The Sun "Announced" Global Cataclysm

Canadian scientists reported about the sun intensive nuclear fusion. The researchers recorded the acceleration of fusion reaction of light nuclei into heavier nuclei, which occurs at ultra-high temperature and accompanied with a huge amounts of energy.
According to scientific concepts, the main source of energy of the sun and other stars is nuclear fusion reaction. In terrestrial conditions, this reaction carries out like the explosion of the hydrogen bomb. Such solar nuclear fusion links to the upcoming a new cycle of stars. Traditionally, the solar cycle lasts 11 years, As a result of increasing activity of the star, the energy generated by the Sun, will bring next few years the splash of global warming.
The last solar activity was recorded in 1998 and accompanied with unusual daily limit temperature.
By the way at the beginning of April this year, American scientists from American Academy of Sciences (NASA) figured out a hypothetical scenario entitled “Threats to Space Weather: social and economic consequences’, where researchers predicted that the “doomsday” will happen on Sept. 22, 2012.
On that day, the study’s authors believe, the sun will be occurred a series of heavy outbreaks. The consequence would be unheard of geomagnetic storms on the planet.
The alarm signal from the satellite observing the Sun has to come to the center of space research in Houston. At the disposal of mankind will be just a few minutes, the researchers said, but all efforts will be futile.
As they say, people will see lights, like the Arctic ones, but much brighter. As far as all power transformers will come down only in the U.S. in 90 seconds after the sun’s impact will be destroyed up 300 key transformers then more than 130 million people would be without electricity will.
Nobody dies in that very moment, just shutting water, petrol station, oil and gas pipelines. Independent power systems will work for three days then also stop. But later, as a result, millions people will die because of the global paralysis of the economy.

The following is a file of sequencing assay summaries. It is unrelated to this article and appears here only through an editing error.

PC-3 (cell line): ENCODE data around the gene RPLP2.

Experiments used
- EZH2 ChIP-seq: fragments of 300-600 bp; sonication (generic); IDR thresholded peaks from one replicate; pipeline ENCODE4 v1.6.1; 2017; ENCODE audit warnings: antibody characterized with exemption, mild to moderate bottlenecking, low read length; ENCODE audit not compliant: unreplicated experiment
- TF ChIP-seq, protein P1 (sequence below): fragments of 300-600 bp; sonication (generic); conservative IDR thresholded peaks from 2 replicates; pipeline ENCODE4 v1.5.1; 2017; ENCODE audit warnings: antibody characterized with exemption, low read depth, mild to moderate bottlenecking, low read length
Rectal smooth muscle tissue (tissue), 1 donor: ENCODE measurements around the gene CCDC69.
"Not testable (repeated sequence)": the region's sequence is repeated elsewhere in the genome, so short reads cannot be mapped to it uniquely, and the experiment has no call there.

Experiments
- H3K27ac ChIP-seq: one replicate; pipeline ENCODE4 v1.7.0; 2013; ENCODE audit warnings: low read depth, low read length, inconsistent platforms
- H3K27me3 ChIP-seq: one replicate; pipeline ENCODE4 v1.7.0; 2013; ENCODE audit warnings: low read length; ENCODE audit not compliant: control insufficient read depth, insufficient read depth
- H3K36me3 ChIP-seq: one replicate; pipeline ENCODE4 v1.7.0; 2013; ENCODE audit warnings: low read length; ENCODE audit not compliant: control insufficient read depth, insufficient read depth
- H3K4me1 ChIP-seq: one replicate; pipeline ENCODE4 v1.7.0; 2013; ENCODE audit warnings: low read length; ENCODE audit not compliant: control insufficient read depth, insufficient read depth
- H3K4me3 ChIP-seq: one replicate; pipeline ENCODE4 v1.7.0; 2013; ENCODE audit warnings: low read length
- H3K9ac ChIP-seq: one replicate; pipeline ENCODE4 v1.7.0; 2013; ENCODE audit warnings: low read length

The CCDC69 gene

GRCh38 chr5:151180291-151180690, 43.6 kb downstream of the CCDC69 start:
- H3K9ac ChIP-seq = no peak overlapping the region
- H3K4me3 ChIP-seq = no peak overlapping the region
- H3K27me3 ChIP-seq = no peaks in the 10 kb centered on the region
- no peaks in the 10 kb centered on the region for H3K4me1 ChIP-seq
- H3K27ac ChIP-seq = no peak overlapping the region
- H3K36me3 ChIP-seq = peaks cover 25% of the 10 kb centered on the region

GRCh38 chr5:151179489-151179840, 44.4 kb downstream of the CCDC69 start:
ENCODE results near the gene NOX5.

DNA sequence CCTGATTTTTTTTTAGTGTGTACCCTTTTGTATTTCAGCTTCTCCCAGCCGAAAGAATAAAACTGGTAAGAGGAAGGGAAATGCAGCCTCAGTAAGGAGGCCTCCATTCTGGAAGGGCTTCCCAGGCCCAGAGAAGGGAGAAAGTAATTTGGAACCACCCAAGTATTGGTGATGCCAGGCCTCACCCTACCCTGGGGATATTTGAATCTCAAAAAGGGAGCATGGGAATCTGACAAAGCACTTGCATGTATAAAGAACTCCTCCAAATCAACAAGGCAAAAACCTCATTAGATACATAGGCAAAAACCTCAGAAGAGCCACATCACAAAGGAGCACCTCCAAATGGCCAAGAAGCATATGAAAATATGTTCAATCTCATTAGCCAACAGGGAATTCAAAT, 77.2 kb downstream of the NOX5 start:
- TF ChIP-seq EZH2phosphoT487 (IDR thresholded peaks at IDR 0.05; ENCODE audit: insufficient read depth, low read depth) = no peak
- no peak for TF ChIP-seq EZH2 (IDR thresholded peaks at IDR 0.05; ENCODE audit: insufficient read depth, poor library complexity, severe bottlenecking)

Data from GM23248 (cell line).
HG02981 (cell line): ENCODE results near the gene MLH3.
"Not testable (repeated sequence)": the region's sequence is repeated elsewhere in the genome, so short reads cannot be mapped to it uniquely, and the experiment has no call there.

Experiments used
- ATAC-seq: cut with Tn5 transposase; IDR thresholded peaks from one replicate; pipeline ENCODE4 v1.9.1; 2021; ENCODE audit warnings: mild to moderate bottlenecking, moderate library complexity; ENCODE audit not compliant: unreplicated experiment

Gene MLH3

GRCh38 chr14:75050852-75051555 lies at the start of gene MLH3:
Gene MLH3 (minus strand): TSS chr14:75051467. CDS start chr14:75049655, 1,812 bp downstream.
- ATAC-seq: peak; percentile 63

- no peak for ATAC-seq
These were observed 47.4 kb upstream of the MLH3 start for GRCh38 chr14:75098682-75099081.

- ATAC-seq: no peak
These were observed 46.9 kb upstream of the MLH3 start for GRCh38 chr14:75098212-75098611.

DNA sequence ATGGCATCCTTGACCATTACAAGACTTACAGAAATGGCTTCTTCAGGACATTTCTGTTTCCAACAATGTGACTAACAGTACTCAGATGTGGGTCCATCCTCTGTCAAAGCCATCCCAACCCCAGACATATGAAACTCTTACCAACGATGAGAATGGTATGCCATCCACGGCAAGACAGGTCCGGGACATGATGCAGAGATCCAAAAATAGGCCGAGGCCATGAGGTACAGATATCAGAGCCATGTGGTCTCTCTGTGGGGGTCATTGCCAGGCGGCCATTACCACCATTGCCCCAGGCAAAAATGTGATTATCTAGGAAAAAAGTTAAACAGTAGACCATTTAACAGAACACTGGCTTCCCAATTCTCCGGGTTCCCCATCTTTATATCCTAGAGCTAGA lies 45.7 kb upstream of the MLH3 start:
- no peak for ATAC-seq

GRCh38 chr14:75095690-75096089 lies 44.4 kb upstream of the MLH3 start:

The Smallest Robot in the World

Bruce Donald and his colleagues, engineers and computer scientists from Dartmouth College have built the smallest robot in the world which is the thickness of human hair and shorter than the sharp point of a thumb tack, integrated in a small package, wireless powered and controlled. However, the robot takes over ten thousand steps a second and continue their motion for over half an hour with no sign of fatigue, with net motion of over one foot in length. That represents over 30 million steps; a human taking that many steps would go over half way around the world.


60x250x10 micro-meter robot made of polycrystaline silicon and chromium
Utilizes surface micromachining (MEMS) with stress engineering to produce out-of-plane curl.
Monolithic fabrication from poly-silicon includes on-board:
power and control signal pickup,
decoding and state memory (electro-mechanical), and
locomotion and turning.
Two gaits:
forward walking: MEMS Scratch Drive propulsion only, and
turning: Propulsion and Turning Arm both deployed.
12nm average step size.
Operation demonstrated at 16kHz (not an intrinsic speed limit).
Teleoperation alows motion anywhere on a plane.
Moves on an insulated substrate with submerged interdigitated electrodes.
Control is one-wire (plus ground) with four level logic, and is independent of robot position or orientation on substrate surface.

One day we will run out of oil

Independent has published an interview with Dr Fatih Birol, the chief economist at the respected International Energy Agency (IEA) in Paris where he said that the public and many governments appeared to be oblivious to the fact that the oil on which modern civilisation depends is running out far faster than previously predicted and that global production is likely to peak in about 10 years – at least a decade earlier than most governments had estimated.

“One day we will run out of oil, it is not today or tomorrow, but one day we will run out of oil and we have to leave oil before oil leaves us, and we have to prepare ourselves for that day,” Dr Birol said. “The earlier we start, the better, because all of our economic and social system is based on oil, so to change from that will take a lot of time and a lot of money and we should take this issue very seriously,” he said.

“The market power of the very few oil-producing countries, mainly in the Middle East, will increase very quickly. They already have about 40 per cent share of the oil market and this will increase much more strongly in the future,” he said.